This novel frequently put me to mind of Wuthering Heights. In the sense that the harsh existence in a rugged landscape almost becomes a character in the novel. This too is a story of a person not given an equal chance in life due to iniquitous social convention. A person who struggles to find a place for themselves in the world, whose opportunities are scant and whose love goes unrequited.
The social or feminist message in the novel also cannot escape mention. This is after all the story of a woman who has been horribly wronged her whole life, through no fault of her own, by the patriarchal society she was born into. The illegitimacy of her birth and abandonment meant she was never really given a chance. “No doves come from ravens eggs”. Her obvious intelligence only makes her less trustworthy in the eyes of others, best exemplified by the differential treatment given to her co-accused Sigrídur, who is pretty and simple. The freedom she tries to exhibit or the happiness she tries to pursue in her romantic or sexual choices have only made her easier to condemn. Kent in her research found that some of the books written about these events “hold a common view of Agnes as ‘an inhumane witch, stirring up murder’”. Further there is a suggestion that there is institutionalised prejudice against her from the authorities who condemn her to death. Kent though, to the novels benefit, keeps these themes subtle and leaves the reader to dwell on them rather than turn the novel into a polemic.
While there is much to recommend this novel, I can’t help but mention a couple of minor things that came up for me.
I found the story to be too linear. It is mostly the story of Agnes’ time on the Jónsson’s farm and the tasks and routines of her life there, while she tells her life story to Toti and the family. There are passages of Agnes’ private thoughts, and correspondence between various authorities regarding her captivity and impending execution. But once I was more than half way through the novel I began yearning for a bigger diversion, for the plot to take an unexpected turn off the main path. It is a frequent issue with many historical novels and based-on-a-true-story films that staying true to the history can be a restraint to the storytelling. Again, this is a minor issue that may only exist in my head and the fact that the novel is rich with interesting detail helps you enjoy it while staying on the main path.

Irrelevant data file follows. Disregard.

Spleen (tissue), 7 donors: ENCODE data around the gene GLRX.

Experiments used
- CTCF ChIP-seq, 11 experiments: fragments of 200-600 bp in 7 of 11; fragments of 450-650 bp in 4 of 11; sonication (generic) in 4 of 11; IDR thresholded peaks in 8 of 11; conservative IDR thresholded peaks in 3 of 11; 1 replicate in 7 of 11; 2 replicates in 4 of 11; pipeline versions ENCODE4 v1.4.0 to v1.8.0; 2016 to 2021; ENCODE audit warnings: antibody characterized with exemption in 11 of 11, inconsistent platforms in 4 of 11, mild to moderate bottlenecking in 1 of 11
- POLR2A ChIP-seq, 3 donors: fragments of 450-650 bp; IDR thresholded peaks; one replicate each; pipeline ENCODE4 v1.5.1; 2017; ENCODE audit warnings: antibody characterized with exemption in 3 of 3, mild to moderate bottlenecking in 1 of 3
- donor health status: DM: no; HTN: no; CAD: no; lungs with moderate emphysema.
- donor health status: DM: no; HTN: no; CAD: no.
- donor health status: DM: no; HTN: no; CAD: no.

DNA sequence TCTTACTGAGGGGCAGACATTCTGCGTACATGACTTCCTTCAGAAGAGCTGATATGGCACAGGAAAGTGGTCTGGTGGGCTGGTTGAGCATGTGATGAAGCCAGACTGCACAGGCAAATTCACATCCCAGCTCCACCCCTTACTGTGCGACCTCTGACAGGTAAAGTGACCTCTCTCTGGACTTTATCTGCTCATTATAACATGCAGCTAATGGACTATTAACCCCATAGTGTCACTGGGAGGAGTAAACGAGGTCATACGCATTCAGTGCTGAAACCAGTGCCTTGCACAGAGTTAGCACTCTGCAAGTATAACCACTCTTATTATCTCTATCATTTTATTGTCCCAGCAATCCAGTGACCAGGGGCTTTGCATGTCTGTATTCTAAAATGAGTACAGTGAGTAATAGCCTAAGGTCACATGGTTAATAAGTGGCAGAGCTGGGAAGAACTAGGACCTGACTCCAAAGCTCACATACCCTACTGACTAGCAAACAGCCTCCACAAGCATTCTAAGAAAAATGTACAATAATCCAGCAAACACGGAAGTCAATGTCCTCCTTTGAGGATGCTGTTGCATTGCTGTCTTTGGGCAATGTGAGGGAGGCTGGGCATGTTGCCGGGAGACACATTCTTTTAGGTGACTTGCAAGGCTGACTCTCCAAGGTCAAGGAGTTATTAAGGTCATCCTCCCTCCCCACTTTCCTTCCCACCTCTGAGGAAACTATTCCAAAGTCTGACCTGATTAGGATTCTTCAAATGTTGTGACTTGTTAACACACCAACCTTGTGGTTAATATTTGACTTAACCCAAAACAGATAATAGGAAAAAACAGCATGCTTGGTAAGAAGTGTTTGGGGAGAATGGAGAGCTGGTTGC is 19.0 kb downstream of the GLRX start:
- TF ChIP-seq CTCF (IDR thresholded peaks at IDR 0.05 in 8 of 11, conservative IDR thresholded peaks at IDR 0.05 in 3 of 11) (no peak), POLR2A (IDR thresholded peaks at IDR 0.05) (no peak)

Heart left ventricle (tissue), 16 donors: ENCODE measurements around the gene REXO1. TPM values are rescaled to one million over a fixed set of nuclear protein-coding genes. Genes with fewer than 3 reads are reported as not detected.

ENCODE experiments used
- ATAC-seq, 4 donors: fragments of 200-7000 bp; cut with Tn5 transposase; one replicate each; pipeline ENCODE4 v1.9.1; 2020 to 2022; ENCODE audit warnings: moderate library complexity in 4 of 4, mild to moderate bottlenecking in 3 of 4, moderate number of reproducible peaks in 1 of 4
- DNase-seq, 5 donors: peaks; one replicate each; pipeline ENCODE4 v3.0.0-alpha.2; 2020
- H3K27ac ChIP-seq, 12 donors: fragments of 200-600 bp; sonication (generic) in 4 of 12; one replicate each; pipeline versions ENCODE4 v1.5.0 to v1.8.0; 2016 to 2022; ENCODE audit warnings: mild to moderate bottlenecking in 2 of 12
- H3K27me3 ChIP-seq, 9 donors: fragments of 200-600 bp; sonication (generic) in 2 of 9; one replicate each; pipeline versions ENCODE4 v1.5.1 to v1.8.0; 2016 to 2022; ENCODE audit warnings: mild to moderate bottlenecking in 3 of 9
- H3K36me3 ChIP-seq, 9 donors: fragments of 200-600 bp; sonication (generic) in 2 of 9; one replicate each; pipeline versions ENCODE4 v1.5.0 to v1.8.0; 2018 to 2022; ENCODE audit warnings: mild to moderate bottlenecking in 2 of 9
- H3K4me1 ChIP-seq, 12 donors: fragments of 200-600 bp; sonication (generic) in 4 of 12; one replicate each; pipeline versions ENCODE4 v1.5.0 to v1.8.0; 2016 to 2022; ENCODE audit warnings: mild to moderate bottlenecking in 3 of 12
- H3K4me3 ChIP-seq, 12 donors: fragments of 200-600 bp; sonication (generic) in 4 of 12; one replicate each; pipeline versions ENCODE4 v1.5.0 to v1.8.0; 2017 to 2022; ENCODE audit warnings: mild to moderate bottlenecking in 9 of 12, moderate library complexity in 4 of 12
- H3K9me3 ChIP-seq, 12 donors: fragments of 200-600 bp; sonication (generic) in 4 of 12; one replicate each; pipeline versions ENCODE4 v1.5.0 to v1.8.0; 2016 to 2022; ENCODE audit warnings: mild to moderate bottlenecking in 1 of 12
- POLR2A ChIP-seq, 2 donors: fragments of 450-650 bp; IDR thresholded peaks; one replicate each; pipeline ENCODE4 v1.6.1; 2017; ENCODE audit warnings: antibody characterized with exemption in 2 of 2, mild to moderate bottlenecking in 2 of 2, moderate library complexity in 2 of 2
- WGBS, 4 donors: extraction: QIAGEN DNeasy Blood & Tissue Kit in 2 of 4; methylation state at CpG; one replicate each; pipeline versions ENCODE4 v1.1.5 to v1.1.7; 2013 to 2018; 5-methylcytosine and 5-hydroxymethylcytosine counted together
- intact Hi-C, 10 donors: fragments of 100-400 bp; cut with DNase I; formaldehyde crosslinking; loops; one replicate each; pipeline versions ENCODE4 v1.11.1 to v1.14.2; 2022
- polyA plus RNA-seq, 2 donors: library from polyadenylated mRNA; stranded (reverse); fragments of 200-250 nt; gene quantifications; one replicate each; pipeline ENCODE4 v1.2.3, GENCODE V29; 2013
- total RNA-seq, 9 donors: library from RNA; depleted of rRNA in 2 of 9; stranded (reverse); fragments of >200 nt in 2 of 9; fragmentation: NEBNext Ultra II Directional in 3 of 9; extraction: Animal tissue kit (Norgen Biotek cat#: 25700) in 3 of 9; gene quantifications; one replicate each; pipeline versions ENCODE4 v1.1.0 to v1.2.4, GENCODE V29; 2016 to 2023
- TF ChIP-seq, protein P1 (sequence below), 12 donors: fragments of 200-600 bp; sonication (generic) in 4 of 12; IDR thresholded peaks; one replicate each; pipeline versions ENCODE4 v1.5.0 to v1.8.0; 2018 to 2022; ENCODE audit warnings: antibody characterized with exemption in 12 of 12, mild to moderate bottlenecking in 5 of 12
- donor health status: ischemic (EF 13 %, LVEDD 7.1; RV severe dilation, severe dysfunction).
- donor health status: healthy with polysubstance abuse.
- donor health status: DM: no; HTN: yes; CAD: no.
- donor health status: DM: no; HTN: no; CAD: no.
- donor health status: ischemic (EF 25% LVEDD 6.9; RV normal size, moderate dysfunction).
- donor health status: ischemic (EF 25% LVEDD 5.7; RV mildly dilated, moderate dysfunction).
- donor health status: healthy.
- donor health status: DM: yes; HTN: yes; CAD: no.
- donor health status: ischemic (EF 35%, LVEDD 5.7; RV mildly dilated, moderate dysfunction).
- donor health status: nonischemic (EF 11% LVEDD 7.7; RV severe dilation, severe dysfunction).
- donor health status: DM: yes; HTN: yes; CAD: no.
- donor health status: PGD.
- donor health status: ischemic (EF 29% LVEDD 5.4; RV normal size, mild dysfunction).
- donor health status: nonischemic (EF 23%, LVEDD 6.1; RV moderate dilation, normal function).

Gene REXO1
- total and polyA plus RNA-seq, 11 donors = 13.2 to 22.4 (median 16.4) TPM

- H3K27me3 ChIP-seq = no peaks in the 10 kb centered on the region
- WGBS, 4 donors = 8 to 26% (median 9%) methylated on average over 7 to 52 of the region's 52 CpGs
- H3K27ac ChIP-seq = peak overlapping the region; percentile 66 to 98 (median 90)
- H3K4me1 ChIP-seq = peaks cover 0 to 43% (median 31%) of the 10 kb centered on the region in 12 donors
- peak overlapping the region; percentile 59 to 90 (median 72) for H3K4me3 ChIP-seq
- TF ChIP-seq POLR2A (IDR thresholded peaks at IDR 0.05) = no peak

There is also, admittedly, a Lit Snob inside me that keeps asking if this novel delivered anything truly innovative. As well written as it is, is it more craft than art? Are the characters or scenes going to live on with me now that I have finished the book? I think at the end of the day, I have to try to push the jaded snob aside, abstain from applying excessive expectations and be fair to this book.
Admittedly I have not read many Women’s Prize shortlisters, although I have many on my shelves. Burial Rites does have impressive competition for the 2014 prize, notably from Chimamanda Ngozi Adichie, Donna Tartt and Jhumpa Lahiri. But I still feel confident in believing this to be a worthy shortlister, even a favourite (the winner will be announced on June 4th).
Burial Rites is an excellent work, an ambitious project that succeeds because of the passion, dedication and talent from its author. While the story will intrigue and the details will illuminate, it is the mood and tone that define it. It is a class act and deserves the high praise, sales and buzz it has enjoyed.
PS – Update 05/06/2014 – And the Women’s Prize went to… Eimear McBride for A Girl is a Half-Formed Thing. Also a debut novel and not one of the favourites to win by most accounts. Congratulation to McBride who, like Kent, is a newcomer we should hope to see more from.
I loved this book, I think it left more of an impression on me than it did you though as it certainly did linger with me for some time. (My review: http://bookaweekblog.wordpress.com/2014/02/23/24-burial-rites-hannah-kent/)
Yeah, I got the feeling I did not enjoy it as much as many others did, but I still think it’s a very commendable debut, very well crafted and engrossing. Hannah Kent will certainly be worth keeping an eye on. Thanks for your comment.
For me this was an interesting novel because it explores historic events in a landscape and social setting about which I knew nothing. What I keep turning over in my mind are the many contradictions of this bleak setting; the high levels of literacy in what is basically a subsistence society. Did children go to school,
I wonder? The institutionalised religiosity, whereby priests visit individual families in their parishes to make reports on levels of religious knowledge and overall intelligence of individuals while at the same time orphans and paupers must hope to be taken in by farmer families because the church focus is on spiritual conformity, not physical well being. The care to provide the condemned with spiritual counsel is set against official anxiety about the cost of the axe!!!! Strange priorities.
The reader is coerced, I believe, to see the narrative through Kent’s feminist lense, (one of the quibbles I have about the text) yet the poetry does seem to offer an objective endorsement of this. Intriguing. I wish I could read some of the Icelandic sources she cites, just to have an alternative perspective to consider.
The book stays with me.